The June 12, 2003, Washington Post article by Mr. Pincus (to whom both Mr. Wilson and the defendant spoke prior to publication of the article) is relevant because Mr. Pincus' questions to the OVP sparked discussion within the OVP, including conversations between the defendant and the Vice President regarding how Mr. Pincus' questions should be answered. It was during a conversation concerning Mr. Pincus' inquiries that the Vice President advised the defendant that Mr. Wilson's wife worked at the CIA. (To be clear, the government does not contend that the defendant disclosed the employment of Ms. Plame to Mr. Pincus, and Mr. Pincus's article contains no reference to her or her employment.) The article by Mr. Pincus thus explains the context in which the defendant discussed Mr. Wilson's wife's employment with the Vice President. The article also served to increase media attention concerning the then-unnamed ambassador's trip and further motivated the defendant to counter Mr. Wilson's assertions, making it more likely that the defendant's disclosures to the press concerning Mr. Wilson's wife were not casual disclosures that he had forgotten by the time he was asked about them by the Federal Bureau of Investigation and before the grand jury.
The June 2003 New Republic article is relevant because it caused the defendant to speak with Ambassador Eric Edelman (who had just left his position as defendant's Principal Deputy) in late June 2003 and discuss the fact that they could not talk about the former ambassador's trip because of "complications" at the CIA which could not be further discussed on an open telephone line. Additionally, like the June 12, 2003, article by Mr. Pincus, this article increased media attention concerning Mr. Wilson's trip and further motivated the defendant to counter Mr. Wilson's assertions, making it more likely that the defendant's disclosures to the press concerning Mr. Wilson's wife were not casual disclosures that he had forgotten by the time he was asked about them by the Federal Bureau of Investigation and before the grand jury. Only two paragraphs of the lengthy article address Ambassador Wilson's trip, and thus the government anticipates proposing a heavily redacted version of the article, perhaps limited to those two paragraphs.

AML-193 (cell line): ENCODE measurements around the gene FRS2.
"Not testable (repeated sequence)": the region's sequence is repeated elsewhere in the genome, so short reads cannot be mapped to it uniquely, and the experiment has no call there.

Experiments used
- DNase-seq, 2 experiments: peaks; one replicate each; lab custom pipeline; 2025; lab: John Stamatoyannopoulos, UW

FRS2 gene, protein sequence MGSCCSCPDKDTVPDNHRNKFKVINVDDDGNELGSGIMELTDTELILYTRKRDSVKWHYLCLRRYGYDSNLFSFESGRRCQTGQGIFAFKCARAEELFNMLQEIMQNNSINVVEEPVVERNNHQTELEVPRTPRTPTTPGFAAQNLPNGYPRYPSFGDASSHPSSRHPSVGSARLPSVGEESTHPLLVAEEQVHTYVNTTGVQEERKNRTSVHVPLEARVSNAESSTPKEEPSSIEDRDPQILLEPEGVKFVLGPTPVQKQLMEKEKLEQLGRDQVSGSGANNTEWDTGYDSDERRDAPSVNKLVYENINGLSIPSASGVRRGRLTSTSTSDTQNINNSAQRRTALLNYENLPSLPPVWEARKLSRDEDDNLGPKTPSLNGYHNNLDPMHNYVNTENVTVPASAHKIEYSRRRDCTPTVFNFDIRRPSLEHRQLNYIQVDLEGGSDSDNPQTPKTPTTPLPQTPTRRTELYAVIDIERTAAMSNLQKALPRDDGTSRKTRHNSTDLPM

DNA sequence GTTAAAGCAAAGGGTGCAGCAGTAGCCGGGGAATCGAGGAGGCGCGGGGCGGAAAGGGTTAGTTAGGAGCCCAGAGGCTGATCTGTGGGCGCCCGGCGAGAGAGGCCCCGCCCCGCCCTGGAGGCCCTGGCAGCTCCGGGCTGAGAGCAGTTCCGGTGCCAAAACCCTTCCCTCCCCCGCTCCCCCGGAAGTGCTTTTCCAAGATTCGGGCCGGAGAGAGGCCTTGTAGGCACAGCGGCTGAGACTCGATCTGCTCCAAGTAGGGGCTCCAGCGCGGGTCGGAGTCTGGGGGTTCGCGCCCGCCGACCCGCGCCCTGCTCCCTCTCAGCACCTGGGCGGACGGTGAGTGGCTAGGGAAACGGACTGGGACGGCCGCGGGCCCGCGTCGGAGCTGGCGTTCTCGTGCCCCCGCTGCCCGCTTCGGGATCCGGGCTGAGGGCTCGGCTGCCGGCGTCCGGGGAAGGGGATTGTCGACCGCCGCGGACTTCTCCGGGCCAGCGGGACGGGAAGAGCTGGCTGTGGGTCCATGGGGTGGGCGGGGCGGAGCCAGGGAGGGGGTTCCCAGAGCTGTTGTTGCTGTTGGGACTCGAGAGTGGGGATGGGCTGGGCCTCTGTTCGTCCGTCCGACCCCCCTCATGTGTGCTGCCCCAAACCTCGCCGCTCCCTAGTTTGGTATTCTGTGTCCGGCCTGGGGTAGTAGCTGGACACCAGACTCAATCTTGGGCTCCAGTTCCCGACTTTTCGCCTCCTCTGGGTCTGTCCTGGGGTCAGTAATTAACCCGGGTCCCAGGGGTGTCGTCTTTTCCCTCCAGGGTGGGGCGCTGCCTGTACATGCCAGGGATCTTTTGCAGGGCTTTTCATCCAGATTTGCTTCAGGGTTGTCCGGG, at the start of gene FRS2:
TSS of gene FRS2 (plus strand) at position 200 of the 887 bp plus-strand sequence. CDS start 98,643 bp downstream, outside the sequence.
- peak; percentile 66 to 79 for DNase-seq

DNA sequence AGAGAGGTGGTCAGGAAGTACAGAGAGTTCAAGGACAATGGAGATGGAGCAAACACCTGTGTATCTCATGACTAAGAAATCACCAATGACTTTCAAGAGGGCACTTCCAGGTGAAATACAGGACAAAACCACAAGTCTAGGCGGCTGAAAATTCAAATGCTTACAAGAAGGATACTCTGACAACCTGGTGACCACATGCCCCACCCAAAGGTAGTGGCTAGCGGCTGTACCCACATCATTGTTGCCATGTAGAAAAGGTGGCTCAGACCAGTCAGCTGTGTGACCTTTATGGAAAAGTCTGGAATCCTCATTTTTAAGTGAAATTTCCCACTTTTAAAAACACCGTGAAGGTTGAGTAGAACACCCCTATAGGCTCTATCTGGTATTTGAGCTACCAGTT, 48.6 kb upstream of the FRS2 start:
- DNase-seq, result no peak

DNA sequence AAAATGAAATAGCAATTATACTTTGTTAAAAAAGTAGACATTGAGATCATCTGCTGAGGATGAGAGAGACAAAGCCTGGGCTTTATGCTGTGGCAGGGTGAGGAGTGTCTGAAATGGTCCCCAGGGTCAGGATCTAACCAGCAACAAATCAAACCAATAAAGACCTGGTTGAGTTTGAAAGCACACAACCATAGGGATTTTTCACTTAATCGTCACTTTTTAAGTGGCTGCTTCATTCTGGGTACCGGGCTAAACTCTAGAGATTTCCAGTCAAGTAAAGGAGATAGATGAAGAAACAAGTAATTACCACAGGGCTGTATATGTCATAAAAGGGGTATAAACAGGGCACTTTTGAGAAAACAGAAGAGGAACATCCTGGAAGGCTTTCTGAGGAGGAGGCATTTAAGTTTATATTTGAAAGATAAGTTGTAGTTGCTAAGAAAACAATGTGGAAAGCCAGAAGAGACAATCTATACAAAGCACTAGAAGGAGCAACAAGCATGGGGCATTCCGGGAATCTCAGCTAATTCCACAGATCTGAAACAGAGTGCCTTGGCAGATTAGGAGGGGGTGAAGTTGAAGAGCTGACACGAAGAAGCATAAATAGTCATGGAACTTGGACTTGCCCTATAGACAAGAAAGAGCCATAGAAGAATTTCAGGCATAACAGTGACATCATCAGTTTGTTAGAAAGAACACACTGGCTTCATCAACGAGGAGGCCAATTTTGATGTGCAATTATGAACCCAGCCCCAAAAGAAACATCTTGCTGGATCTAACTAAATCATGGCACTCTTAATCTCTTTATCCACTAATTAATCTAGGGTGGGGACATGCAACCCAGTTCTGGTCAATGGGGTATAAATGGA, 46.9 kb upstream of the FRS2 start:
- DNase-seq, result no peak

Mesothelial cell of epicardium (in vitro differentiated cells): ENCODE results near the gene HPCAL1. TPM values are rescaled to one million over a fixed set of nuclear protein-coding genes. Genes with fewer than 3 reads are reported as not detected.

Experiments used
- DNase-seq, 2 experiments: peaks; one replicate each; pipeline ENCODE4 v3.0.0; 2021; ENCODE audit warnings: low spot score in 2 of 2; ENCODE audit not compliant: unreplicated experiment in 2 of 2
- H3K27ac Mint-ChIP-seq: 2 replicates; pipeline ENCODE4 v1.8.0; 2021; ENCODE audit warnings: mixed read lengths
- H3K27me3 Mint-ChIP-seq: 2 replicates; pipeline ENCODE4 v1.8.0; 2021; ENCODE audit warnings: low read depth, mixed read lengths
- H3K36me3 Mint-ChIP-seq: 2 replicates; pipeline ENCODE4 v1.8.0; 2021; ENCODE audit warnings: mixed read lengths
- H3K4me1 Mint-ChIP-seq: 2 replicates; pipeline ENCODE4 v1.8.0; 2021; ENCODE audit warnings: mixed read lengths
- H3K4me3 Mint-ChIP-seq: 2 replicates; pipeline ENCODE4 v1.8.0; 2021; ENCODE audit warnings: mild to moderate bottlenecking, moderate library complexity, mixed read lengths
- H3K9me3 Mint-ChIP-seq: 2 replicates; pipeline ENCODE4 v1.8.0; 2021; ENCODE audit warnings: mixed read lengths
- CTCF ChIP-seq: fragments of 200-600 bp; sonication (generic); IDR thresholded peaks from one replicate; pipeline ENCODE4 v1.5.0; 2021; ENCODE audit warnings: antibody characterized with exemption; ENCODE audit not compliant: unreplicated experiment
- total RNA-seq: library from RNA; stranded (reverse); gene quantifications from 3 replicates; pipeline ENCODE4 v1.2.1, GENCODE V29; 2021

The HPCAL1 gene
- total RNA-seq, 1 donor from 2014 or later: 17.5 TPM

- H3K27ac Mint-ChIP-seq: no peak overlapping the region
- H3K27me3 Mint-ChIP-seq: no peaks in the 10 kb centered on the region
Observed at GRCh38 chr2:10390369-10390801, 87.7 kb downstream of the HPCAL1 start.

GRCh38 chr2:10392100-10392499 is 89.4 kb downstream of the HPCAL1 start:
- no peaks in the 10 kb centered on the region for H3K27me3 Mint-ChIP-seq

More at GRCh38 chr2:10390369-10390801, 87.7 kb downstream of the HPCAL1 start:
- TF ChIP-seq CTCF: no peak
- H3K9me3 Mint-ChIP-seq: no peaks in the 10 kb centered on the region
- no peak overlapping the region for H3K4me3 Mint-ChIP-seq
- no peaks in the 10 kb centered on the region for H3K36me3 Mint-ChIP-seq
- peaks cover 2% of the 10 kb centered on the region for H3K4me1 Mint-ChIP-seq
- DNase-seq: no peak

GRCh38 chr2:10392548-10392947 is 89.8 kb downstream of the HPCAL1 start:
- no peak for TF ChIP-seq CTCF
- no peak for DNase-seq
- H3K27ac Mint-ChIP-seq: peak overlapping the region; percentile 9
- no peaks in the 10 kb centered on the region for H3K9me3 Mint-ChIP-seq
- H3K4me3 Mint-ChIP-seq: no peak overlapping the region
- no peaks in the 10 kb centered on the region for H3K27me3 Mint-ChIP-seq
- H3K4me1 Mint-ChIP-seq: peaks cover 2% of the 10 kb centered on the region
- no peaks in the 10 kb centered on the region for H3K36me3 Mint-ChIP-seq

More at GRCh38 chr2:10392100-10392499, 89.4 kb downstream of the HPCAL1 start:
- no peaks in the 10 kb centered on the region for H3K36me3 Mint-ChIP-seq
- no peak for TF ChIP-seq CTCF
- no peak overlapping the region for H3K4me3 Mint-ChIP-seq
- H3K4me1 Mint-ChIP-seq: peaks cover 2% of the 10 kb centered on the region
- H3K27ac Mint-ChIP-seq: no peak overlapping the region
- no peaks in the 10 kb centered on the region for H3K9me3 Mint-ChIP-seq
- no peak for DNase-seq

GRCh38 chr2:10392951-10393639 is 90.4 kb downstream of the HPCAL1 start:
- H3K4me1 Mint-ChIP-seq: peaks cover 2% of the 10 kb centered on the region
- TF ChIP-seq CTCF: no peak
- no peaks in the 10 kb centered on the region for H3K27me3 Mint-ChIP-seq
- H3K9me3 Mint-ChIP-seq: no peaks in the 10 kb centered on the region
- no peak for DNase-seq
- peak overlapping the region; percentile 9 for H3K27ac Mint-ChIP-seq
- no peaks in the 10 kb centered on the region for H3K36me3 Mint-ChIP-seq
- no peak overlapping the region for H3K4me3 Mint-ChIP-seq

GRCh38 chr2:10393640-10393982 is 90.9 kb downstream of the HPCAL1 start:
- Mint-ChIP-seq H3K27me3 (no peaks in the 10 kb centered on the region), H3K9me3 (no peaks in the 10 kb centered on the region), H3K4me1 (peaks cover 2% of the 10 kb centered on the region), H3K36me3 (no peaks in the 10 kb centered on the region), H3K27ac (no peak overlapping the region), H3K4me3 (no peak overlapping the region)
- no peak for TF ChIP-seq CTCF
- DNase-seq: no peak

The July 14 Chicago Sun Times column by Mr. Novak is relevant because on the day the article was published, a CIA official was asked in the defendant's presence, by another person in the OVP, whether that CIA official had read that column. (The CIA official had not.) At some time thereafter, as discussed briefly at the March 5 oral argument, the CIA official discussed in the defendant's presence the dangers posed by disclosure of the CIA affiliation of one of its employees as had occurred in the Novak column. This evidence directly contradicts the defense position that the defendant had no motive to lie because at the time of his interview and testimony the defendant thought that neither he nor anyone else had done anything wrong. Moreover, the evidence rebuts the defense assertion that the defendant could have easily forgotten his conversations with reporters Cooper and Miller on July 12 if he learned of the potential consequences of such disclosure as a result of the publication of the Novak column on July 14. Instead, the evidence about the conversation concerning the Novak column provides a strong motive for the defendant to provide false information and testimony about his disclosures to reporters. In addition, there will be evidence that the defendant discussed aspects of the Novak article at other relevant times after July 14 but prior to his FBI interview and grand jury testimony.
The July 17, 2003, article on Time.com by Mr. Cooper and others is relevant because it contains a statement that:
Some government officials, noting that Wilson's wife, Valerie Plame, is a CIA official who monitors the proliferation of weapons of mass destruction, intimate that she was involved in his being dispatched Niger [sic] to investigate reports that Saddam Hussein's government had sought to purchase large quantities of uranium ore, sometimes referred to as yellow cake, for the purposes of building nuclear devices.